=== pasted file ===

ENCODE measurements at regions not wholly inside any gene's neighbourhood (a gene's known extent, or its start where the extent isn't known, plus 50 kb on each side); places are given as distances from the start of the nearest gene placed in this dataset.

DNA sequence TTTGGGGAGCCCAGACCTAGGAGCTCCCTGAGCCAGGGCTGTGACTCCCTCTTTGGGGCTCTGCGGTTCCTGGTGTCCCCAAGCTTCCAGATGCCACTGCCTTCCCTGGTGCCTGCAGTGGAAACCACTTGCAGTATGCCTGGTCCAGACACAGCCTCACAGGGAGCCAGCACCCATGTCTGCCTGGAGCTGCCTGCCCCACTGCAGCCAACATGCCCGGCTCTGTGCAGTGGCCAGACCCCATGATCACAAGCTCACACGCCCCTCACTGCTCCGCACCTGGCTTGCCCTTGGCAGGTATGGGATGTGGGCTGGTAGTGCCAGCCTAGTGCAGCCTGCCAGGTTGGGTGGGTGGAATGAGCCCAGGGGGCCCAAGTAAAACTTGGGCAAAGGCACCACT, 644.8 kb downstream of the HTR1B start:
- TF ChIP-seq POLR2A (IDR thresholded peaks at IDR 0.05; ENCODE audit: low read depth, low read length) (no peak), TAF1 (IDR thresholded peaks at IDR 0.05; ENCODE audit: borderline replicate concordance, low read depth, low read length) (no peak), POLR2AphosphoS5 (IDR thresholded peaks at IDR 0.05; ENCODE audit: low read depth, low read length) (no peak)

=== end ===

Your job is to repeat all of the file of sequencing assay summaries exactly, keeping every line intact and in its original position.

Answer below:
ENCODE measurements at regions not wholly inside any gene's neighbourhood (a gene's known extent, or its start where the extent isn't known, plus 50 kb on each side); places are given as distances from the start of the nearest gene placed in this dataset.

DNA sequence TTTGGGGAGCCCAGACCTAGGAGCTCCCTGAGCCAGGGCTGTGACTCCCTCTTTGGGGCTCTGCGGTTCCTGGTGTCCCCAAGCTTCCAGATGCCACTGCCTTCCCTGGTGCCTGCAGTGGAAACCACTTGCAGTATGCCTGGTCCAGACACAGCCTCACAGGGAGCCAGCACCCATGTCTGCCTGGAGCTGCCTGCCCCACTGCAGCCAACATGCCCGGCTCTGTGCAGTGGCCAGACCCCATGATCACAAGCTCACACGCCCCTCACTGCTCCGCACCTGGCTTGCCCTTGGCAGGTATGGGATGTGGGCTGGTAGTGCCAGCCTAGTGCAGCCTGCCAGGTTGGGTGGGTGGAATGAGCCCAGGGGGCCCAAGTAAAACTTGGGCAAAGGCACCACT, 644.8 kb downstream of the HTR1B start:
- TF ChIP-seq POLR2A (IDR thresholded peaks at IDR 0.05; ENCODE audit: low read depth, low read length) (no peak), TAF1 (IDR thresholded peaks at IDR 0.05; ENCODE audit: borderline replicate concordance, low read depth, low read length) (no peak), POLR2AphosphoS5 (IDR thresholded peaks at IDR 0.05; ENCODE audit: low read depth, low read length) (no peak)